In my last post, I started writing a series in reaction to something Anne Rice, author of The Vampire Chronicles, including Interview with a Vampire, announced on her Facebook account:
I quit being a Christian. I’m out. In the name of Christ, I refuse to be anti-gay. I refuse to be anti-feminist. I refuse to be anti-artificial birth control. I refuse to be anti-Democrat. I refuse to be anti-secular humanism. I refuse to be anti-science. I refuse to be anti-life. In the name of Christ, I quit Christianity and being Christian. Amen.
Today I am going to tackle the first of Rice’s complaints — that Christianity is somehow anti-gay. It is at this point that we must pull out Romans 1:26-27 because any discussion of homosexuality and Christianity must wrestle with this passage:
For this reason God gave them up to degrading passions. Their women exchanged natural intercourse for unnatural, and in the same way also the men, giving up natural intercourse with women, were consumed with passion for one another. Men committed shameless acts with men and received in their own persons the due penalty for their error.
There is a great temptation to read this verse in terms of seeing the act of homosexual sex as equivalent to the homosexual person. This can be seen in an element of the gay community which demands that homosexual sex is what makes a homosexual fully human. For example, Michael Callen writes in his book Surviving AIDS:
One strain of seventies gay liberationist rhetoric proclaimed that sex was inherently liberating . . . In other words, I should consider myself more liberated if I’d had a thousand sex partners than if I’d only had five hundred.
However, it is very important to understand who St. Paul refers to when he uses the word “them.” St. Paul is speaking about Greeks (Rom 1:16). He is not talking about homosexuals, but rather a society that
aiming to be wise, they became fools; and they exchanged the glory of the immortal God for images resembling a mortal human being or birds or four-footed animals or reptiles. — Romans 1:22-23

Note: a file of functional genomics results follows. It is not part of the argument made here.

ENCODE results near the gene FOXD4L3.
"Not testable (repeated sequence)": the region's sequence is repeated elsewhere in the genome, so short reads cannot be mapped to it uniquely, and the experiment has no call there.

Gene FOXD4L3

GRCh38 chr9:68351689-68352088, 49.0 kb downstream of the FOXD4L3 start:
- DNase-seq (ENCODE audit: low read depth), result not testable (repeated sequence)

In other words, they turned away from God. The “degrading passions” Paul speaks of in Romans 1:26-27 are a consequence of this separation from God and the “due penalty for their error” is the wages we all earn for sin — death.
To put it another way, there is a difference between the human person and the action. If we make the mistake of confusing the two, we end up with, on one hand, the belief that homosexuals cannot be fully human without homosexual sex, and, on the other hand, that homosexuals are irrevocably evil because the act is sinful. This view of humanity cannot be supported with Scripture. Take, for example, 1 Corinthians 6:9-11:
Do you not know that wrongdoers will not inherit the kingdom of God? Do not be deceived! Fornicators, idolaters, adulterers, male prostitutes, sodomites, thieves, the greedy, drunkards, revilers, robbers– none of these will inherit the kingdom of God. And this is what some of you used to be. But you were washed, you were sanctified, you were justified in the name of the Lord Jesus Christ and in the Spirit of our God. [emphasis mine]
Note how sodomy is not especially highlighted as specifically evil when compared to other sins, but, rather, is on par. Also note how these classifications are only applicable to those who are actively committing these sins — these human persons are not equated with these sinful acts. Rather, we become fully human when we unite ourselves to Christ. In other words, one can be homosexual, a full member of the Church and a fully realized human being without homosexual sex.
God, according to Christian dogmatic formula, is one in essence (nature) and three in hypostases (persons). Since we are made in the image and likeness, we share in this trinitarian reality. We are one in our human nature and a multitude in persons. It is this one nature God took to Himself in the person of Jesus Christ. Thus, we are called to acknowledge this reality in every person regardless of who they are or what they have done because their nature sits at the right hand of God in glory in the person of Jesus Christ.
In that renewal there is no longer Greek and Jew, circumcised and uncircumcised, barbarian, Scythian, slave and free; but Christ is all and in all! — Col. 3:11
There is no longer Jew or Greek, there is no longer slave or free, there is no longer male and female; for all of you are one in Christ Jesus. — Galatians 3:28
This is the likeness of the image and likeness we are all called to strive for.
In contrast, a vision of humanity that merely strives for identification as a homosexual (or whatever) actually limits what it means to be human. Thus, Callen’s gay liberationist quest to find fulfillment in having sex with a thousand men as opposed to five hundred thoroughly falls short. Rather, it is an egregiously selfish act that radically de-humanizes not only himself, but those he uses for his sexual gratification. These faceless thousand are reduced to nothing more than a momentary sexual thrill. This is particularly loathsome when Christianity demands that they be fully and holistically acknowledged as human beings capable of embracing the searing energies of God.
For a more complete reflection on homosexuality from an Orthodox point of view please see Christian Faith And Same Sex Attraction: Eastern Orthodox Reflections by Fr. Thomas Hopko.